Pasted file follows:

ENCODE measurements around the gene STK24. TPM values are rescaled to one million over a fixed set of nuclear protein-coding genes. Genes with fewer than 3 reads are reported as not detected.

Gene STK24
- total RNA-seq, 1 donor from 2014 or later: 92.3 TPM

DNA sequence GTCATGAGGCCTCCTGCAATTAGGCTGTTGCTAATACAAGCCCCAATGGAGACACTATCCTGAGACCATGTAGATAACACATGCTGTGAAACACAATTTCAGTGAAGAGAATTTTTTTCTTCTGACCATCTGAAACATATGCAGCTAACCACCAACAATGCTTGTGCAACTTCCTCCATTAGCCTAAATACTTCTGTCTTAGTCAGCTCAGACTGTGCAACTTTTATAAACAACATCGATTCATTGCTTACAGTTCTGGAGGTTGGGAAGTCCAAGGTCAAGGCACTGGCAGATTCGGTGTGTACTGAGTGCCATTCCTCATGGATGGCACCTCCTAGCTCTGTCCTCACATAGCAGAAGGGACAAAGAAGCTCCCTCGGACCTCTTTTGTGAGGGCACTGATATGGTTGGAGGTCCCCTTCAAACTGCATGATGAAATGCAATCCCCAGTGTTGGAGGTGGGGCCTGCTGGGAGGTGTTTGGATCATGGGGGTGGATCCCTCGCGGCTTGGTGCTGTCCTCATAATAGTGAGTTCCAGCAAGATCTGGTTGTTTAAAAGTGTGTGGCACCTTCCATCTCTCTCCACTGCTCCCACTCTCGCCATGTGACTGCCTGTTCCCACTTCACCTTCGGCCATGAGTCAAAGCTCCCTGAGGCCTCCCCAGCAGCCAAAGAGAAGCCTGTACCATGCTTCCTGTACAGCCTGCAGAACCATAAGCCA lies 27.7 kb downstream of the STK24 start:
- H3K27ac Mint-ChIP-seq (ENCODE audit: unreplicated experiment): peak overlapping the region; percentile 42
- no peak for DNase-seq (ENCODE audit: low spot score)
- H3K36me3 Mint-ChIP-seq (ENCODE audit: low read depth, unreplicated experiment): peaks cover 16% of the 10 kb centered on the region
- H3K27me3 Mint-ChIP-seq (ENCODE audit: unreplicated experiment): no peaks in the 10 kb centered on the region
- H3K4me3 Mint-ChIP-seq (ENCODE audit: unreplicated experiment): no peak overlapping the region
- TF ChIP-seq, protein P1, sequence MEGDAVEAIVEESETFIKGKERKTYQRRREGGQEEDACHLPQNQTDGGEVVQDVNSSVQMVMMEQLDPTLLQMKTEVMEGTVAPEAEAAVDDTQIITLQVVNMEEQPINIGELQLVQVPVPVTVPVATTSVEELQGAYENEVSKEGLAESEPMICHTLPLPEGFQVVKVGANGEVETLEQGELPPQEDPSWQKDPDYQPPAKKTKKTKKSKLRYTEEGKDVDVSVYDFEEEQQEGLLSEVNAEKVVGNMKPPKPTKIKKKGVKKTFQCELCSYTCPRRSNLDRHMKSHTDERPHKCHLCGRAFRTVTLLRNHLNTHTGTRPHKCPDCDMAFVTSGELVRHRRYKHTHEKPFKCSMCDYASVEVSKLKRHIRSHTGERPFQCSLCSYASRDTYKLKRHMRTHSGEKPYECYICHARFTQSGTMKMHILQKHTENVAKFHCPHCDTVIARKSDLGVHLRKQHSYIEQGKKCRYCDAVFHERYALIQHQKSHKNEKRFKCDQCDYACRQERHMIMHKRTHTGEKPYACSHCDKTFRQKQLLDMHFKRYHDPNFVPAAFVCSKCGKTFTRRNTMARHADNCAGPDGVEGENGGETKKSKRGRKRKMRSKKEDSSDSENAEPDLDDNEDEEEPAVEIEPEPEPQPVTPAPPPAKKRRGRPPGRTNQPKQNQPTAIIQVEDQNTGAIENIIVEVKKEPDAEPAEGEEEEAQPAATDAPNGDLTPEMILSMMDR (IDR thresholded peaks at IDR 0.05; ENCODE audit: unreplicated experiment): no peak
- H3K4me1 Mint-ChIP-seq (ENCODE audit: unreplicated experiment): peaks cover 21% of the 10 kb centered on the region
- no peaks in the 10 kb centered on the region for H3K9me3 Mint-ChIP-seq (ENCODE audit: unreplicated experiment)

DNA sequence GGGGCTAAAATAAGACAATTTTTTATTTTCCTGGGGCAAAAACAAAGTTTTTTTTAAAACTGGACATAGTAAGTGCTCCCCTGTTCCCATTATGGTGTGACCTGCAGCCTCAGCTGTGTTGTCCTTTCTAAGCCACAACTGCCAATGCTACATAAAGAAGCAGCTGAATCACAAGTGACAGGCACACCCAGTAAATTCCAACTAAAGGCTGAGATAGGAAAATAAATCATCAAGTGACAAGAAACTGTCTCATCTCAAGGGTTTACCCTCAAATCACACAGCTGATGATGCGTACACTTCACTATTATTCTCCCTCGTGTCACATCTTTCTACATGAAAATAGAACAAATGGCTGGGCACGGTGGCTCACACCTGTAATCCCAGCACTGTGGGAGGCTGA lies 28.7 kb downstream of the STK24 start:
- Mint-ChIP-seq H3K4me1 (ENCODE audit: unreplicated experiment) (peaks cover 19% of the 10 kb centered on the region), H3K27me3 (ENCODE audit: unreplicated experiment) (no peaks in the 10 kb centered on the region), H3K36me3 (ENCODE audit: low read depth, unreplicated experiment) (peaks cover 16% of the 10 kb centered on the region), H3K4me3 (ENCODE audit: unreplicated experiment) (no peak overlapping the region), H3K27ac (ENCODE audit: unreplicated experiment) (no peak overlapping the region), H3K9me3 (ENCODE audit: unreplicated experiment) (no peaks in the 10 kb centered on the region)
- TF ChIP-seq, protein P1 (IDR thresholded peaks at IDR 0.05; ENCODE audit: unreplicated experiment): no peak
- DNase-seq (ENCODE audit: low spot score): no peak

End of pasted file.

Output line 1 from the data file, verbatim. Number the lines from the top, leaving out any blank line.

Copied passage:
ENCODE measurements around the gene STK24. TPM values are rescaled to one million over a fixed set of nuclear protein-coding genes. Genes with fewer than 3 reads are reported as not detected.